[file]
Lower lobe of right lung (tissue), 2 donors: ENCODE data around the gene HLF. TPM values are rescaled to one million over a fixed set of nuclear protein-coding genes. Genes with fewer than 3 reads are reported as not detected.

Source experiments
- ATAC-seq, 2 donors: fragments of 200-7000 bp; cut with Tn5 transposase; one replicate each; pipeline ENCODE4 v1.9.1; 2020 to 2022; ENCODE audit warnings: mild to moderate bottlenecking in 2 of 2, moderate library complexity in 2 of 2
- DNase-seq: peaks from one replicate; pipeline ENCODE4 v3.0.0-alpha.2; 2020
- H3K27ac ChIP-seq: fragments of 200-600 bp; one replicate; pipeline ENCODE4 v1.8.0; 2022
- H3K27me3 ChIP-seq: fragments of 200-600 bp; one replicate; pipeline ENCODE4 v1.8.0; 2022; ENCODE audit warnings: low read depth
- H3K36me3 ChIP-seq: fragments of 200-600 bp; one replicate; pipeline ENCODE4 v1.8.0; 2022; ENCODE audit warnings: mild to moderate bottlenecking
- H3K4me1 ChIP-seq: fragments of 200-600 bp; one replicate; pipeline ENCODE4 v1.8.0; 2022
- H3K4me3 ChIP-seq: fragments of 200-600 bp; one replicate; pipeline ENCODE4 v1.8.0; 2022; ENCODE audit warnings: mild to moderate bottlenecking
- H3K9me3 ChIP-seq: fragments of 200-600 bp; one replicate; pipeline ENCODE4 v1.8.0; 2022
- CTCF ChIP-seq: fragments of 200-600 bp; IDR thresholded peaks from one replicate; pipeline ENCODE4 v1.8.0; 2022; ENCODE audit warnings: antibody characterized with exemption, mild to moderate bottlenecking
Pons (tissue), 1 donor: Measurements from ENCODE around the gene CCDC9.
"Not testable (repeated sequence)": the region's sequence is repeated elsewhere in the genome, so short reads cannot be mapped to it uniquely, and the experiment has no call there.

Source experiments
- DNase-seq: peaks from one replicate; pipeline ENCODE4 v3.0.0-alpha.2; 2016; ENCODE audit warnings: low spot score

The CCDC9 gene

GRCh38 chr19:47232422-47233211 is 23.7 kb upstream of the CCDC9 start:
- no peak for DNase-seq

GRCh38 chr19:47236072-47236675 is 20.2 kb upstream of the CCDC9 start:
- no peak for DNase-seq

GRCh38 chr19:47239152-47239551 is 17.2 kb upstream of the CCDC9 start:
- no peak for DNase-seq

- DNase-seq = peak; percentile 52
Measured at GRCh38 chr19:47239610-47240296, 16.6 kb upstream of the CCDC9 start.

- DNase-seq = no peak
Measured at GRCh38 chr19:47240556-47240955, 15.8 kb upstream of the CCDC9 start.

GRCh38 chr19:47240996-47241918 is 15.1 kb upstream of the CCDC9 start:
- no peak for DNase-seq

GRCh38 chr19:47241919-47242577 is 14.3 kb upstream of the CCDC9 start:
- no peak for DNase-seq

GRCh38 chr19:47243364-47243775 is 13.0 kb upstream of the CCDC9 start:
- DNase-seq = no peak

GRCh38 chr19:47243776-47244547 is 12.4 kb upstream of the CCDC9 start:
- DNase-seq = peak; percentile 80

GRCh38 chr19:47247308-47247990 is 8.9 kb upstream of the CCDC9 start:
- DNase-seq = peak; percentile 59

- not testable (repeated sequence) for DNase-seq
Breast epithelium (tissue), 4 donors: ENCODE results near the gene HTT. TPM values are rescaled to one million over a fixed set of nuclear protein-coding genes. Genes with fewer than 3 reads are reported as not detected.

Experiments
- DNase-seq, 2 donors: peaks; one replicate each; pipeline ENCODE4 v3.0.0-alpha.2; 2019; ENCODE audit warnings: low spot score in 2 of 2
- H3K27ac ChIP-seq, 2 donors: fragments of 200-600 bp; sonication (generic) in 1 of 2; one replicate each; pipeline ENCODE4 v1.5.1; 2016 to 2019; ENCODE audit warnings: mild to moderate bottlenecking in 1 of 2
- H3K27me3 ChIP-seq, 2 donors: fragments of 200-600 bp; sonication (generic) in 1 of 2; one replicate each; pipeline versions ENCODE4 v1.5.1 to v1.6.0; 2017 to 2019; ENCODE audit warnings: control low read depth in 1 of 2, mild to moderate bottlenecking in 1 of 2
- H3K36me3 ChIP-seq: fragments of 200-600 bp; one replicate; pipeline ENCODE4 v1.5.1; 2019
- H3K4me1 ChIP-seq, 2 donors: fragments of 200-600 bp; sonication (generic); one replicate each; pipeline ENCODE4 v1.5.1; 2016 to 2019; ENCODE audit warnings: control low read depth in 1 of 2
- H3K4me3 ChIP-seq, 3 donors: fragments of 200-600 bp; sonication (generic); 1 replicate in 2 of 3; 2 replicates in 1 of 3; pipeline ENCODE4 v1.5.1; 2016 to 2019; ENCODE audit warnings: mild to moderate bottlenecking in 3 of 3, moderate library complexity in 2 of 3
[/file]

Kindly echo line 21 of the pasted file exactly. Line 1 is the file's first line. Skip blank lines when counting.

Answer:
GRCh38 chr19:47239152-47239551 is 17.2 kb upstream of the CCDC9 start: